Authoritarian Asia

| August 2, 2022

Alongside the global decline of democratisation, the spread of authoritarianism and deterioration of human rights in Southeast Asia continues at an accelerated pace. The region appears to be on a trajectory towards autocracy, with countries undoing their progress towards democracy.

Indonesia — the region’s largest electoral democracy — has witnessed the deterioration of civil liberties, an expanded military presence in civilian politics and increased influence of political dynasties. Both Laos and Vietnam remain under their own forms of Leninist dictatorship, while Singapore has long been under a one-party authoritarian rule where political opposition is effectively curtailed.

Brunei remains an absolute monarchy with severe problems in the harshness of its justice system. Cambodia has been a constitutional monarchy under the nearly four-decade personalistic rule of Hun Sen.

There are only two countries in the region that possess a relatively longer history of electoral democratic governance — Thailand and the Philippines.

Since 2010, Thailand and the Philippines — two of the region’s largest post-Cold War constitutional democracies — have demonstrated a remarkable shift to autocracy. Both countries are middle-income and emerging economies with a long-standing treaty alliance with the United States. If Thailand and the Philippines stand as Southeast Asia’s only nominal democracies and US allies, how can the regional shift to autocracy be curtailed?

After the fall of prime minister Thaksin Shinawatra’s administration, Thailand has been haunted by military juntas and political crises. The militaristic National Council for Peace and Order has been blamed for widespread human rights abuses. Since the 2014 coup, China has emerged as a key patron of military defence and political support for the Thai state despite Bangkok’s security commitments with Washington.

Thai elites have welcomed China’s patronage, which emerged in an effort to fill the absence of US support that has dried up as the country declines towards militaristic autocracy. Beijing has capitalised on its increasingly active economic trade relations with Bangkok, forming what is now dubbed by China’s State Council the ‘comprehensive strategic cooperative partnership’. Thailand has responded by positioning itself directly within China’s sphere of influence.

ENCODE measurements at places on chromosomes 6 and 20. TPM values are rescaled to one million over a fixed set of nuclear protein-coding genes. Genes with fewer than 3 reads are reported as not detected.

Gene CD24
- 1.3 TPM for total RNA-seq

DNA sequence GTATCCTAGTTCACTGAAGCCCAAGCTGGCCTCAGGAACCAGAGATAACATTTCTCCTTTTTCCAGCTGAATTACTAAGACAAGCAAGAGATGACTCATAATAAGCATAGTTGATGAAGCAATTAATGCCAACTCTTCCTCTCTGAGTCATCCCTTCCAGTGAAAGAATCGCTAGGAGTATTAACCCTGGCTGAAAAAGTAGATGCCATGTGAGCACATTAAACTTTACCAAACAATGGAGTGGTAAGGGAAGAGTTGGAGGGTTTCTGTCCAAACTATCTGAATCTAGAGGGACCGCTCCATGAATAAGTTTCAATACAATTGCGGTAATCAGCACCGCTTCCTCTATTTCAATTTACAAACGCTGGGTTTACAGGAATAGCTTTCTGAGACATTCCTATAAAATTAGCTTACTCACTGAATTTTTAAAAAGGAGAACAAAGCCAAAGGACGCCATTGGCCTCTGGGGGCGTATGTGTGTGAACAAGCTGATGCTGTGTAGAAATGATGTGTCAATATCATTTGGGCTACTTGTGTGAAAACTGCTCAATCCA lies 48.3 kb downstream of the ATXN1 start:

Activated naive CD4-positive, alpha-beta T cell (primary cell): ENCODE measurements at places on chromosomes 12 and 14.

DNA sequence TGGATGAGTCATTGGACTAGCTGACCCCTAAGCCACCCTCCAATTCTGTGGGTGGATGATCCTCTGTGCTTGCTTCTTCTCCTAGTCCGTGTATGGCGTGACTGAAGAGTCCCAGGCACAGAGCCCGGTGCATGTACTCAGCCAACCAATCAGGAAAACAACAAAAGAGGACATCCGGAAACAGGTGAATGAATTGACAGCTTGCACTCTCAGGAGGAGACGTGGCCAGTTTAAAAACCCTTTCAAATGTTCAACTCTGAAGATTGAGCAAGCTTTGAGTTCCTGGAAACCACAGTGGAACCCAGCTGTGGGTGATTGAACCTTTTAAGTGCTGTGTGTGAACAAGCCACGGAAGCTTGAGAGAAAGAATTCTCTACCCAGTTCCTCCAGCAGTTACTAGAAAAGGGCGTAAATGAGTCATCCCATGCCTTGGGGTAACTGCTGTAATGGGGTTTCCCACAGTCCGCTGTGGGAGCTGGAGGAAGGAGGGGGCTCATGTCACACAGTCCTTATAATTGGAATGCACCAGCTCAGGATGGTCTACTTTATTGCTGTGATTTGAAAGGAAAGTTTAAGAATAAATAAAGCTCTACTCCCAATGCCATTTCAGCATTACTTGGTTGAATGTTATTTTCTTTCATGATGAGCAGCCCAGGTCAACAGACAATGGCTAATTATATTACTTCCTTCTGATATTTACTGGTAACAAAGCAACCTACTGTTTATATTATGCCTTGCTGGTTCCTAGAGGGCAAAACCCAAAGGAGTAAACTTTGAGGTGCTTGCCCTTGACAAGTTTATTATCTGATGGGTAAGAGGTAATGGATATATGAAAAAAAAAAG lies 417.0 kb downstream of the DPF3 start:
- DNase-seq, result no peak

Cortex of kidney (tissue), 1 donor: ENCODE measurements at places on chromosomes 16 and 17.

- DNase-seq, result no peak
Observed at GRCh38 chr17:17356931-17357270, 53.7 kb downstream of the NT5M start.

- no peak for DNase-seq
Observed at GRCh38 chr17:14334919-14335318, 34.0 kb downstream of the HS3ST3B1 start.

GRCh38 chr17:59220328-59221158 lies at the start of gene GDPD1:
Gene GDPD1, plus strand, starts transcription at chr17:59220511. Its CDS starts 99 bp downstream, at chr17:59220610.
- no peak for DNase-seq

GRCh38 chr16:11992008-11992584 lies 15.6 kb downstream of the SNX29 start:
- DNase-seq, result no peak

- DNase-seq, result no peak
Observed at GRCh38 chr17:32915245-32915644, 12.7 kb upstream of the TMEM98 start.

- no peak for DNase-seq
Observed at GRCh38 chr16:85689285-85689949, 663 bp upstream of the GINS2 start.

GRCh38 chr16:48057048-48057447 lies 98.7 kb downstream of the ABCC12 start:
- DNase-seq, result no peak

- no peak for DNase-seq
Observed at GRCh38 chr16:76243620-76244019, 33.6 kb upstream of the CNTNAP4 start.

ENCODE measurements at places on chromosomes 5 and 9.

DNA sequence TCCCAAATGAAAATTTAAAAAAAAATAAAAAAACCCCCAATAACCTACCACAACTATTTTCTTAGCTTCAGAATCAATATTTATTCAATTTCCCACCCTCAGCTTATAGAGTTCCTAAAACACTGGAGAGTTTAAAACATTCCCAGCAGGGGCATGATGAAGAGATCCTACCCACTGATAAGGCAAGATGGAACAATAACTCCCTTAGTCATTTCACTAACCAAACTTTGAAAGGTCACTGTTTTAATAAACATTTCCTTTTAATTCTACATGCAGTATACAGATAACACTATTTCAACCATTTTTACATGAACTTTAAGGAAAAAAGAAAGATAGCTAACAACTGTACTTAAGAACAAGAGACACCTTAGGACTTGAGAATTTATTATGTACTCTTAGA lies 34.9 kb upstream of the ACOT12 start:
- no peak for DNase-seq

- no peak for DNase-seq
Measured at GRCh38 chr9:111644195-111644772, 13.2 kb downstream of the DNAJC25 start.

In the Philippines, the post-1986 constitutional order — the liberal constitutional democratic system that emerged after the collapse of Ferdinand Marcos’s brutal dictatorship — dramatically deteriorated when Rodrigo Duterte assumed the presidency in 2016. The ‘war on drugs’, the persistent red-tagging, the forced closure of the nation’s largest media conglomerate and the systemic harassment of political opposition leaders demonstrates how the state abandoned its commitment to human rights.

During the 2022 national elections, Ferdinand Marcos Junior and the incumbent authoritarian president’s daughter, Sara Duterte, registered a record-breaking landslide victory amid widespread disinformation, electoral irregularities, suppression of peaceful political dissent and politically-motivated killings.

The United States had been a key supporter of domestic political, economic and military elites in Thailand and the Philippines, especially during the Cold War years up until the war on terror. While it is in China’s strategic interest to ensure that the political establishments in two of the United States’ enduring treaty allies are amenable to Beijing’s economic and geostrategic interests, that is most likely to happen under an autocratic state that is shielded from any form of dissent.

While the US track record in the region is far from consistent, China’s blatant promotion of autocracy in the Southeast Asian region represents a fundamental threat not only to the further deterioration of democratic institutions but also to the integrity of international law.

Beijing’s demand for autocratic stability in Asian countries undermines the emergence of progressive social movements, checks-and-balances amongst various branches of the government and the absence of accountability among abusive state agents.

If there is any hope in stopping the spread of autocracy in Southeast Asia, at least from the perspective of the United States foreign policy establishment, then political support and material resources must be provided to state and nonstate actors that are committed to competitive electoral processes, democratic governance and human rights.

Those actors include progressive civil society groups and independent journalism and media outlets which can counter the widespread disinformation perpetrated by autocratic elites. Military and state elites who are committed to re-establishing democratic civilian control and opposition politicians who have been consistent in upholding the interests of those in the margins should also be supported.

This article was published by The East Asia Forum.

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